Are Utahns good drivers? That question is much debated. Many people think that they themselves are good drivers, but that other drivers are terrible.
This report gestures towards the range of subjective assessments, but then turns to a more serious examination of Utah traffic laws that involve restraints and restrictions affecting safety on the roads. Specifically, the report discusses laws regarding seatbelts, booster seats, motorcycle helmets, teen driving, impaired driving, and distracted driving. Within the category of distracted driving, talking on a cellphone receives special emphasis. This focus reflects extensive scientific research showing the limitations of attention, and the way that increased cognitive workload, as required by cellphone conversations, impairs driving performance.
- The Utah Legislature made the state’s seatbelt law enforceable as a primary offense; the law will take effect in May 2015. (See page 3)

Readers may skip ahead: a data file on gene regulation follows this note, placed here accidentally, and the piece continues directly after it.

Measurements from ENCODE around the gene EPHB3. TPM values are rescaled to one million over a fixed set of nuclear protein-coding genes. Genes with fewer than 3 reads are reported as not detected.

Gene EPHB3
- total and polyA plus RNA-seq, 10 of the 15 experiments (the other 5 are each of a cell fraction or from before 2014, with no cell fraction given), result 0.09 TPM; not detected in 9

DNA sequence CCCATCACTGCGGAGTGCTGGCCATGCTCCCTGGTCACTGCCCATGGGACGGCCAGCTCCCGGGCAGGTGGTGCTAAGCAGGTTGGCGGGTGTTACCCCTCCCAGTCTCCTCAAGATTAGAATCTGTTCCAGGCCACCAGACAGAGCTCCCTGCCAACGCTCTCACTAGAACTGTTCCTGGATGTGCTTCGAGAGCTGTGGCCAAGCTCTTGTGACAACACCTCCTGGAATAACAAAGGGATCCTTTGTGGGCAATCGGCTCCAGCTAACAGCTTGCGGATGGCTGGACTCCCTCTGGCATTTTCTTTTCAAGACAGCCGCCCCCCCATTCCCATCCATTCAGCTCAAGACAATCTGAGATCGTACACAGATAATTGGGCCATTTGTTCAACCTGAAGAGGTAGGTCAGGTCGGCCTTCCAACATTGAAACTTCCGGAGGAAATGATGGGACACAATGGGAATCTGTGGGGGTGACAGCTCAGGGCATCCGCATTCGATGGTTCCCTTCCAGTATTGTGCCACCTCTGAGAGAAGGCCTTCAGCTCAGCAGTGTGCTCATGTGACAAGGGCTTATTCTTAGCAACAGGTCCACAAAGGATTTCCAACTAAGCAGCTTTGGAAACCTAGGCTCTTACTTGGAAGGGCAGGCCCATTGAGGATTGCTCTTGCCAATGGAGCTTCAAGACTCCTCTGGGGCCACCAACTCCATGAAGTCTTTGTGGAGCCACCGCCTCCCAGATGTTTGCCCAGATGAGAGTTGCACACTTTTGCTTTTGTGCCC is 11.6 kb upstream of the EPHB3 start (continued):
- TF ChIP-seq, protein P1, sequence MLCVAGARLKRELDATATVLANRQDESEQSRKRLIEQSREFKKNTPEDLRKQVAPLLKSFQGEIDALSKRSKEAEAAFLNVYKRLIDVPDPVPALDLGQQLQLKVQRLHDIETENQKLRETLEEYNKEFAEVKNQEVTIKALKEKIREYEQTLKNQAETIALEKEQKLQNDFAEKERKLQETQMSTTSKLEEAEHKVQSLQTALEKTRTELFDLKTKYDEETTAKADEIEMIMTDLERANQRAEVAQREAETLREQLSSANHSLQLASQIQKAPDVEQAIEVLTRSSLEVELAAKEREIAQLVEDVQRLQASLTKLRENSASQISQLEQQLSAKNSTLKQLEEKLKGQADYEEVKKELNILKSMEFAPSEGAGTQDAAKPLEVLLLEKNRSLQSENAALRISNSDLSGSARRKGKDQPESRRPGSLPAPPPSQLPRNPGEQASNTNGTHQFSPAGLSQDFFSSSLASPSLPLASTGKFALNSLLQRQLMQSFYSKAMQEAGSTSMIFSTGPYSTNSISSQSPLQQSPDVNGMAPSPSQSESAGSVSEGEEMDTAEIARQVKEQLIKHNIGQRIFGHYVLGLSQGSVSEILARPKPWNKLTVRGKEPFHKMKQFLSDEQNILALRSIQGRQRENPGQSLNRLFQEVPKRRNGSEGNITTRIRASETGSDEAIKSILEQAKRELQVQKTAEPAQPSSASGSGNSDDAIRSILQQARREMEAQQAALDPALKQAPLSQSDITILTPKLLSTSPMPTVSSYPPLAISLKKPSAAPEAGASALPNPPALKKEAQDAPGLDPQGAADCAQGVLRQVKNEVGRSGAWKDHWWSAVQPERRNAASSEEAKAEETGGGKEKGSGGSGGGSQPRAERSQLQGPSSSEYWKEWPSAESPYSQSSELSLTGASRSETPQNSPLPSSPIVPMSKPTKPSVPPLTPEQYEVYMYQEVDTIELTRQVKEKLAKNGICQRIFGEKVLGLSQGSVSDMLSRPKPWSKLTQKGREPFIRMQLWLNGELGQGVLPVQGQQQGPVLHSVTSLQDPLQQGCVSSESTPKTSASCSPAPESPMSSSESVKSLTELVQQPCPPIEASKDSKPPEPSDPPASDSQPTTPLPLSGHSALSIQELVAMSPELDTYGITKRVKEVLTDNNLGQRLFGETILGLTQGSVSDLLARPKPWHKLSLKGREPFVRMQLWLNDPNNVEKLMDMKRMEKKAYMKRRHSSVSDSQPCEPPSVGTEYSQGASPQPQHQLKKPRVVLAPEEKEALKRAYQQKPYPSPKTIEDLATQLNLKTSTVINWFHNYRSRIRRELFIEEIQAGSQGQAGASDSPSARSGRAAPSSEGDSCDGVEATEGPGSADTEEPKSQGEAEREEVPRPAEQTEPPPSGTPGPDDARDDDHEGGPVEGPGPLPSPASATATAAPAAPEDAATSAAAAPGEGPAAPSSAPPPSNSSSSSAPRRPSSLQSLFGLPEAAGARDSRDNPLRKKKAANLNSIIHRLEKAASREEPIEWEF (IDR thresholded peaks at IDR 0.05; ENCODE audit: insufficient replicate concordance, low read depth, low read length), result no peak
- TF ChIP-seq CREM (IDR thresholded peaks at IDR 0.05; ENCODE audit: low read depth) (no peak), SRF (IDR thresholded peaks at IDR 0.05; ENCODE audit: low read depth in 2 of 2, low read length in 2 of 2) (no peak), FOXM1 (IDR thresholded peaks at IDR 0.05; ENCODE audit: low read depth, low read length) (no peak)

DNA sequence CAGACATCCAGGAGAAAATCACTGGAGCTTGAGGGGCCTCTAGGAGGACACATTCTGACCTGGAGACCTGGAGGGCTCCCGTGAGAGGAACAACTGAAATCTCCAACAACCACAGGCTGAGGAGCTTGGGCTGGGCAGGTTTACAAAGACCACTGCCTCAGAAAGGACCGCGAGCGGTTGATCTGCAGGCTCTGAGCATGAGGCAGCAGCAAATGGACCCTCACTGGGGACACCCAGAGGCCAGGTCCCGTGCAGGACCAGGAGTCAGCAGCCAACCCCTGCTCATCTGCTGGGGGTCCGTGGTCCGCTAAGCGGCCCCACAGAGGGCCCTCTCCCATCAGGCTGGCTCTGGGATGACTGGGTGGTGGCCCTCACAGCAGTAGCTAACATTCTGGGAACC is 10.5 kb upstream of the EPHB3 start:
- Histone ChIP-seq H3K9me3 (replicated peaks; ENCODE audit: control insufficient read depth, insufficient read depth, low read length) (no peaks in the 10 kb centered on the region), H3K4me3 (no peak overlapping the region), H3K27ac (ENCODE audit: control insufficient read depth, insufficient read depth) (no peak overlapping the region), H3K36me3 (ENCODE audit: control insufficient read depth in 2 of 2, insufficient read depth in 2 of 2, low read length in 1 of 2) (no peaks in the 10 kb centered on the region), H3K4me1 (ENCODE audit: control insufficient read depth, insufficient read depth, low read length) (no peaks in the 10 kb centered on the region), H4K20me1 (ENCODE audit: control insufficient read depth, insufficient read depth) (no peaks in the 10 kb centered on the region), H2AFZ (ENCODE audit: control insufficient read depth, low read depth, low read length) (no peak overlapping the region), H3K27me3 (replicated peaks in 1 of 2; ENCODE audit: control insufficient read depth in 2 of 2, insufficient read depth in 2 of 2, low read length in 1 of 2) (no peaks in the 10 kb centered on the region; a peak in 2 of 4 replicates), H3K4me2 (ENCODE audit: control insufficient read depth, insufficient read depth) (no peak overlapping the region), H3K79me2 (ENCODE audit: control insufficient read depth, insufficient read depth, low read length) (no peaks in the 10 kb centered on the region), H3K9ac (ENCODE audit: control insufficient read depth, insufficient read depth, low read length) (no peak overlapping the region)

- Modifying Utah’s current helmet law to cover all riders would likely reduce fatalities. (See page 6)
- Utah’s current restrictions on teen driving do not include the following standards as recommended by national safety experts:
- Nighttime driving restriction from as early as 9pm and ending at 5am;
- Passenger limitation for one year;
- Minimum 16 years of age for learners’ permits;
- Restricted licenses until 18. (See page 7)
- Utah’s drunk driving rates continue to decrease; this may be credited to Utah’s strict laws and policies. (See page 9)
- Studies show that hands-free calls while driving cause an impairment equivalent to handheld calls. (See page 12)
- Research shows that driving while talking on a cellphone is as hazardous as driving with a blood alcohol level of 0.08%, the legal threshold for drunk driving. (See page 12)
Explore Fatal Crashes in 2013 in the Intermountain West